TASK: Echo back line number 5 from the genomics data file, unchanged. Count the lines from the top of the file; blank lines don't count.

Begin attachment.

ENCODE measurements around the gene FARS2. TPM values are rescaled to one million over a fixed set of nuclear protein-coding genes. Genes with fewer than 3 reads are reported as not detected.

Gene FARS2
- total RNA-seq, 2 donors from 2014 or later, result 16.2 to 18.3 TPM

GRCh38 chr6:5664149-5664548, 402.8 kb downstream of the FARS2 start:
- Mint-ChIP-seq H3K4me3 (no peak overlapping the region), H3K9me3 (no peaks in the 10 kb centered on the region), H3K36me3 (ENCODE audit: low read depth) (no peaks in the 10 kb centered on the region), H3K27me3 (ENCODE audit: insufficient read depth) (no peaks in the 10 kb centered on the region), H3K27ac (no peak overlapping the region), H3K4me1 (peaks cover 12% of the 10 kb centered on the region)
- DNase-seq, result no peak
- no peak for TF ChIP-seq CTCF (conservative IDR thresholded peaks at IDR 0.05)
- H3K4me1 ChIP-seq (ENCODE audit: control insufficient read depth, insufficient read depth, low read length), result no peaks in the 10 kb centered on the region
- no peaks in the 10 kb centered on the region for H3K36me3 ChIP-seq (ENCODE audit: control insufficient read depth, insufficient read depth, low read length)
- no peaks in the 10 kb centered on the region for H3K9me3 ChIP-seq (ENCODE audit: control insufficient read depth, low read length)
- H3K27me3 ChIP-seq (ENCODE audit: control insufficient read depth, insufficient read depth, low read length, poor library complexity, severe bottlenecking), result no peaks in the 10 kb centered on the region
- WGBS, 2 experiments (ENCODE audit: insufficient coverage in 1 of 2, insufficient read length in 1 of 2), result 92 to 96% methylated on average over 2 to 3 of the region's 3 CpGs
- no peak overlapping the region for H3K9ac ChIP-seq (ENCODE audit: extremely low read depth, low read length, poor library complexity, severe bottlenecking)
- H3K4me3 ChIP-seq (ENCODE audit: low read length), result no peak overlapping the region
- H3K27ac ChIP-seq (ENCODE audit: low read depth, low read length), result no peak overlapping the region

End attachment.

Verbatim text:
- Mint-ChIP-seq H3K4me3 (no peak overlapping the region), H3K9me3 (no peaks in the 10 kb centered on the region), H3K36me3 (ENCODE audit: low read depth) (no peaks in the 10 kb centered on the region), H3K27me3 (ENCODE audit: insufficient read depth) (no peaks in the 10 kb centered on the region), H3K27ac (no peak overlapping the region), H3K4me1 (peaks cover 12% of the 10 kb centered on the region)